Violence in Tanzania - download this graphic

Tanzania is a Pathfinder country under the Global Partnership to End Violence, which is set up to advance Sustainable Development Goal 16.2. SDG 16.2 reads “End abuse, exploitation, trafficking and all forms of violence against and torture of children.

 
We asked 12,270 Tanzanians about violence against women and children. Here are some of their responses and recommendations to the Tanzanian government. Soundtrack: Royalty free music from Bensound.
Causes of violence - download this graphic
Impacts of violence
 
 

CCR is the only agency in Tanzania that explicitly addresses the issue of violence and child protection through the perspective of democratic governance. CCRs interventions have already had a positive impact.

CCR’s ward level participatory action research was facilitated with local Government in Unga Ltd ward, which has the highest rate of violence in the city, resulted in violence rates reducing by 80% over a 3-year period.

CCR facilitated a Future Search process with 70 stakeholders in the city to develop a child protection plan. One of the outcomes of that was that 5 political champions have taken on the child protection agenda and championed it within the council.

In 2015 we worked with the social welfare officers to develop case management procedures for victims of violence, and the city doubled the number of social workers in their employ.

In 2015 we assisted the city economist to cost the child protection plan and the council budgeted for the establishment of a one-stop center for victims of violence in 2016.

A level of public demand has been generated for child protection services via the work of CCR and other agencies that engage in community mobilization. However, councilors have expressed the desire to better capture the extent of this demand so that it can inform their planning, and so that the child protection agenda can compete successfully against more tangible investment priorities like roads, water and sanitation.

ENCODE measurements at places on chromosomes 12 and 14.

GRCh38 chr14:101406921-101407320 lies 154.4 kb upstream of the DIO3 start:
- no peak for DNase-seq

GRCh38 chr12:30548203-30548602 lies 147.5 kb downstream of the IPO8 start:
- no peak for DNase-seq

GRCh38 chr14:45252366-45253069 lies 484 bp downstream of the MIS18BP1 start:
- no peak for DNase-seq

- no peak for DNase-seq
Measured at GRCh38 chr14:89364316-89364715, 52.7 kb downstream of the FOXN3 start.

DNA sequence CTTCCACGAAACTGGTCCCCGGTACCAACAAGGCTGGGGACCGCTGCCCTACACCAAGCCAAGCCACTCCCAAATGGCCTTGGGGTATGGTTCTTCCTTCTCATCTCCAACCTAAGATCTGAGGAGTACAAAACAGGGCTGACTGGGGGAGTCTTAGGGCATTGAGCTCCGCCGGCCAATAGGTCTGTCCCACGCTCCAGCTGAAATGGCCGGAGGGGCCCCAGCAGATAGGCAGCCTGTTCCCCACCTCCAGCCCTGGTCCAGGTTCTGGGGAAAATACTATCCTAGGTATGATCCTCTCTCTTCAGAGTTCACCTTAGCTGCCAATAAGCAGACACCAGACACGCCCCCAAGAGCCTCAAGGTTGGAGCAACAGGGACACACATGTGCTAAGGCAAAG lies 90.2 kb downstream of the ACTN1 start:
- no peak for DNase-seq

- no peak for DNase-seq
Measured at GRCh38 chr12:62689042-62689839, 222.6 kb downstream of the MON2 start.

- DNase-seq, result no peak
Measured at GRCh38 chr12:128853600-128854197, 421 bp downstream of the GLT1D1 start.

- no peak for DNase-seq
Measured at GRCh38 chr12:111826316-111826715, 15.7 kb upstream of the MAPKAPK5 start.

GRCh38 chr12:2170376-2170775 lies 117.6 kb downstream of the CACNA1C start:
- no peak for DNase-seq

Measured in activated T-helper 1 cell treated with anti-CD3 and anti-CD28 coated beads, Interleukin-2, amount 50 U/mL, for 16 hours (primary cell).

Arusha City Council wants to push child protection as an agenda and to demonstrate that they can govern in the interests of young people, and with CCRs help it has developed a costed city child protection plan that will cost Tsh4.4 billion [US$ 1,968,020] to deliver over 5 years.

 
 
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A financial investment keeping children safe saves the Government money in the short and long term. 

Governments should invest in child protection services because: 

  • There is a moral responsibility. Children need adults to protect them.  
  • There is an abundance of indisputable evidence about its direct benefits to children and its value to society. 
  • The Government needs to comply with and resource the the Law of the Child Act. 
  • Investing in children is something that we can all agree is a good thing. 
  • 50% of Tanzanians are children. They represent one of the greatest leverage points for investments in human capital. 

Numerous studies show that the cost of the initial investment in child protection services is entirely recouped by the social benefits that accrue to society.  An investment in child protection results in reductions in crime, unemployment, a narrowing of the poverty gap, an improved economy, and ultimately cost-savings to the government. 

Early intervention programs for at-risk children benefit participating children and also give taxpayers a good return on their dollar. 

Children who are properly protected are more likely to be able to benefit from investments in education. Children who are safe are better able to learn and perform well at school.

Governments that do not invest in strong child protection infrastructure and whose children do not receive the care and protection they deserve and are entitled to under the Law of the Child Act, are more likely to have high unemployment rates. 

Children who are not safe become unable to benefit from the same investments in education, undermine the Government’s investments schools. 

Inaction translates to missed opportunities to address children’s needs, which leads to social ills that are expensive yet sometimes preventable.